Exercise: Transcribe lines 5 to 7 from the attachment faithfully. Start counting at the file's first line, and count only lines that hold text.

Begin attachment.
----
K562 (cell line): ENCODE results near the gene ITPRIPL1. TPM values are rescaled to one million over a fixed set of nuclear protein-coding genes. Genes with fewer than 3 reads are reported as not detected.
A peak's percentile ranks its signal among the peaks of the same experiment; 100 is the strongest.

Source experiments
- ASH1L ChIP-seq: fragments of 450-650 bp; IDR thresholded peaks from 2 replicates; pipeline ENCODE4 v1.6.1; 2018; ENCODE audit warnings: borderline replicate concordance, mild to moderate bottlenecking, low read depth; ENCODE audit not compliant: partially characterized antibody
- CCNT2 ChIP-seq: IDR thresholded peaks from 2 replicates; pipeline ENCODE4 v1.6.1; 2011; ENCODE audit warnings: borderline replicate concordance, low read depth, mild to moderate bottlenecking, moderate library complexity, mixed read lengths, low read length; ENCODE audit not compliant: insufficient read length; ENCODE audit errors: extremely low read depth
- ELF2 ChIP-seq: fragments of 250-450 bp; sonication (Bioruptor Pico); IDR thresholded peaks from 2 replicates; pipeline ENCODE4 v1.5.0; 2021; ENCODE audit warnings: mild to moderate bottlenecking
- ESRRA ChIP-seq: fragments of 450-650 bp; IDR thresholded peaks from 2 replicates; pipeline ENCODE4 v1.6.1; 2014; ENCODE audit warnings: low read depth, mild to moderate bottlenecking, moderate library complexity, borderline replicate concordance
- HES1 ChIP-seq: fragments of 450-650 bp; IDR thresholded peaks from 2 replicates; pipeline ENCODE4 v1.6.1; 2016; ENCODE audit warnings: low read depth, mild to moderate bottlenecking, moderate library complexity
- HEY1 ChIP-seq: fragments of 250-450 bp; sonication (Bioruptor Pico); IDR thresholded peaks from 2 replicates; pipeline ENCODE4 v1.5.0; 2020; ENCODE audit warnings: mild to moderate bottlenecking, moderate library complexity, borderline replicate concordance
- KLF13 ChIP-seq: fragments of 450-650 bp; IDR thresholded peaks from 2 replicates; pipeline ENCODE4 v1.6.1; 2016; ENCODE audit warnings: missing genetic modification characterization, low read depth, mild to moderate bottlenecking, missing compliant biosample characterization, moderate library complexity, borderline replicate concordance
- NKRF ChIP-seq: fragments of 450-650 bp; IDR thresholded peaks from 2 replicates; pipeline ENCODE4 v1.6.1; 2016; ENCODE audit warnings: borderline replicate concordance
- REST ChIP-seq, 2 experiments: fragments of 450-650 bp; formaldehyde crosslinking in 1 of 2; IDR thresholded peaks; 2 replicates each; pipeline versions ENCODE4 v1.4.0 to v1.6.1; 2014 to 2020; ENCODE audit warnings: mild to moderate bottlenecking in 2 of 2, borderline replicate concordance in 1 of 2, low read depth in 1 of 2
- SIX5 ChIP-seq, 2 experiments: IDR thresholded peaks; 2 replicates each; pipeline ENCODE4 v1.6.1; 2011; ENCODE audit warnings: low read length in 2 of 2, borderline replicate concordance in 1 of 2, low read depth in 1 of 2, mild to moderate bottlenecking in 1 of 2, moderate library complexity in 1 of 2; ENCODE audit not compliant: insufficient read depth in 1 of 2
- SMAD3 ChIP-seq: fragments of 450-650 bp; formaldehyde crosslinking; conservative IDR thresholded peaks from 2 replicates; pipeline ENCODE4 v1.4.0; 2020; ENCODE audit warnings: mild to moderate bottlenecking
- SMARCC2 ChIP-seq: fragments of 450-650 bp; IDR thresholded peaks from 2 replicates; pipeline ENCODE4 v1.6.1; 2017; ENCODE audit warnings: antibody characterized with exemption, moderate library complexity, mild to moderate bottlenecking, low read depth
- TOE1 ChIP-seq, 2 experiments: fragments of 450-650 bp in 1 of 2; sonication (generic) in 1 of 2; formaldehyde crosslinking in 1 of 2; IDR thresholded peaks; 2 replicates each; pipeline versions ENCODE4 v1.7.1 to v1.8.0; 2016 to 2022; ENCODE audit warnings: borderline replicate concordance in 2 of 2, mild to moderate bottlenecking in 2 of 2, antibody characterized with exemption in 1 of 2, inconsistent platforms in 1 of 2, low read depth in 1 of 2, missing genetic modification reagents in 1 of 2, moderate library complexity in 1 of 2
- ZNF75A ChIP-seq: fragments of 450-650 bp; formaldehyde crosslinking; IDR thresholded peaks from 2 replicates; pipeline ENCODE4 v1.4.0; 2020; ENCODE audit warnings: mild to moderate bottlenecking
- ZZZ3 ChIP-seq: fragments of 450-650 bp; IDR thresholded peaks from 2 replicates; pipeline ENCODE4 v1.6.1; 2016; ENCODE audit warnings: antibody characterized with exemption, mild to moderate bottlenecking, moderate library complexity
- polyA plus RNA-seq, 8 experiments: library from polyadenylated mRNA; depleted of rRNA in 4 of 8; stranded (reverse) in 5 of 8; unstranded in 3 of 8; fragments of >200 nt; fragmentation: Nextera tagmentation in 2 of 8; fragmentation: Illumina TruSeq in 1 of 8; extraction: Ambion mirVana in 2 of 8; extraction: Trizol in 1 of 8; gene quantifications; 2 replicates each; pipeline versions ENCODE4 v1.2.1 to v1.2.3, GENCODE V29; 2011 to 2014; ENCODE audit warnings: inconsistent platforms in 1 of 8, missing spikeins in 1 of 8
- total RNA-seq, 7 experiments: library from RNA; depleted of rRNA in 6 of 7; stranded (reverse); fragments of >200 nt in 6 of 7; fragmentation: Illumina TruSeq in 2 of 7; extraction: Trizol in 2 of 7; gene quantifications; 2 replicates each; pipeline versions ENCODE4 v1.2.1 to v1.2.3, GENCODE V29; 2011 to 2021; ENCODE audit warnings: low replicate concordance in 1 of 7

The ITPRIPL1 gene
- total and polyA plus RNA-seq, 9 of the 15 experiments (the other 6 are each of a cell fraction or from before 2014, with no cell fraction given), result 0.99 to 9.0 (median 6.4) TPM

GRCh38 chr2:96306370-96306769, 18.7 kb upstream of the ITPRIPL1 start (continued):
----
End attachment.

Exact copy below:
- CCNT2 ChIP-seq: IDR thresholded peaks from 2 replicates; pipeline ENCODE4 v1.6.1; 2011; ENCODE audit warnings: borderline replicate concordance, low read depth, mild to moderate bottlenecking, moderate library complexity, mixed read lengths, low read length; ENCODE audit not compliant: insufficient read length; ENCODE audit errors: extremely low read depth
- ELF2 ChIP-seq: fragments of 250-450 bp; sonication (Bioruptor Pico); IDR thresholded peaks from 2 replicates; pipeline ENCODE4 v1.5.0; 2021; ENCODE audit warnings: mild to moderate bottlenecking
- ESRRA ChIP-seq: fragments of 450-650 bp; IDR thresholded peaks from 2 replicates; pipeline ENCODE4 v1.6.1; 2014; ENCODE audit warnings: low read depth, mild to moderate bottlenecking, moderate library complexity, borderline replicate concordance